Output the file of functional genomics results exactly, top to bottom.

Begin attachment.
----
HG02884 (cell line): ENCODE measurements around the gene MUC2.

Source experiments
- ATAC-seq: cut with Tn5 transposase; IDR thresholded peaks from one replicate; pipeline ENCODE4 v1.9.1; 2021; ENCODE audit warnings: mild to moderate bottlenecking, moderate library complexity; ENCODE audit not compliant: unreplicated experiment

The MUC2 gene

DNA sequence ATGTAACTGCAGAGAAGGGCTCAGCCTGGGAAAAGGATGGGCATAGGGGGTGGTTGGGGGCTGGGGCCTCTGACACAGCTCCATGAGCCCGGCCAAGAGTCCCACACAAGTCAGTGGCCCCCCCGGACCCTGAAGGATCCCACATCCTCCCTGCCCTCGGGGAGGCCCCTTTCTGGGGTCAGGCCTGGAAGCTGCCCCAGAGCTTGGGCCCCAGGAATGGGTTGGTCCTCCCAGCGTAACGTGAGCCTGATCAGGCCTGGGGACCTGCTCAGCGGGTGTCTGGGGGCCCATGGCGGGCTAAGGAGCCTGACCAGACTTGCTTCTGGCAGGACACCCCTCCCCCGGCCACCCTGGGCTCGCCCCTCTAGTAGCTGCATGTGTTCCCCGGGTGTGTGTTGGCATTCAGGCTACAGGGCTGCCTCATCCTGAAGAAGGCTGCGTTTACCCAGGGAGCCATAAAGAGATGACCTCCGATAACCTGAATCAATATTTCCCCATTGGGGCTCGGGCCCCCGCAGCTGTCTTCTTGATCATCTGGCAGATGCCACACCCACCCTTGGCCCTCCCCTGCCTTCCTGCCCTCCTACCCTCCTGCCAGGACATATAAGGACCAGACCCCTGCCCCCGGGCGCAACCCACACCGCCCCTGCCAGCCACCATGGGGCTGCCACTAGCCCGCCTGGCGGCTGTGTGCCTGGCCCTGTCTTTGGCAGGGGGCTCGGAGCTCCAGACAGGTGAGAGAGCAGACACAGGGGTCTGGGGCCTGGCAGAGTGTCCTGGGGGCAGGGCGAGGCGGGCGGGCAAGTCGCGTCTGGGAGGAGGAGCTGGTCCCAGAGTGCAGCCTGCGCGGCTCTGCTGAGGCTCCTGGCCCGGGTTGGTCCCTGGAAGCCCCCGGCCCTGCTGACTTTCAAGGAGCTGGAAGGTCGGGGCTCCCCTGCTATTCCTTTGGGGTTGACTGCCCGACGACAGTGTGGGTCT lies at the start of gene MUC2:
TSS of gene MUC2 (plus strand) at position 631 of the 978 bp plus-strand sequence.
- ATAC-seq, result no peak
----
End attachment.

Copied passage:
HG02884 (cell line): ENCODE measurements around the gene MUC2.

Source experiments
- ATAC-seq: cut with Tn5 transposase; IDR thresholded peaks from one replicate; pipeline ENCODE4 v1.9.1; 2021; ENCODE audit warnings: mild to moderate bottlenecking, moderate library complexity; ENCODE audit not compliant: unreplicated experiment

The MUC2 gene

DNA sequence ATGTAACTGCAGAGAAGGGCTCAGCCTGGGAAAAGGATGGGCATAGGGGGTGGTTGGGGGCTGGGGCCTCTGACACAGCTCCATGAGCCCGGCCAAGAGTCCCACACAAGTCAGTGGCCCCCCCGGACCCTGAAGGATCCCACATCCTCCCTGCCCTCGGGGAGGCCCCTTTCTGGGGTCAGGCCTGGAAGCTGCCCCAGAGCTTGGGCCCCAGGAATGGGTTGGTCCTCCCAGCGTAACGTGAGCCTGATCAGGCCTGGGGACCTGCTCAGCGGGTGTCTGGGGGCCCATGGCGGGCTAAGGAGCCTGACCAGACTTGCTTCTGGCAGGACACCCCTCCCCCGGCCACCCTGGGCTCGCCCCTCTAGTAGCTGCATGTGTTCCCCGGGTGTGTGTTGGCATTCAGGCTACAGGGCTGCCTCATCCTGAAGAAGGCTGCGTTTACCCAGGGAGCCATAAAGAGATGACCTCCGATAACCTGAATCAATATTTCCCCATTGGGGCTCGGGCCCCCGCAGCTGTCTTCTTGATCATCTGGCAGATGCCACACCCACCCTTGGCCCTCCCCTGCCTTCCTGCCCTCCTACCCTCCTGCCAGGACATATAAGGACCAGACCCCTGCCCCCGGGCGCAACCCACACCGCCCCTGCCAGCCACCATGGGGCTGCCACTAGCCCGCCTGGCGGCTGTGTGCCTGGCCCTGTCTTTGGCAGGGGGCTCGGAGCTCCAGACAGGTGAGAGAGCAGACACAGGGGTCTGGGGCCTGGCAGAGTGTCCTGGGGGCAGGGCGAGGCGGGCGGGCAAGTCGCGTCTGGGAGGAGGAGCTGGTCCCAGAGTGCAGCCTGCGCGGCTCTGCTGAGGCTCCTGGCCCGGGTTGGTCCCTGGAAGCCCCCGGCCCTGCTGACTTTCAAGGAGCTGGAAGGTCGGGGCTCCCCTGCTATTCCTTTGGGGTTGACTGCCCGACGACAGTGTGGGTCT lies at the start of gene MUC2:
TSS of gene MUC2 (plus strand) at position 631 of the 978 bp plus-strand sequence.
- ATAC-seq, result no peak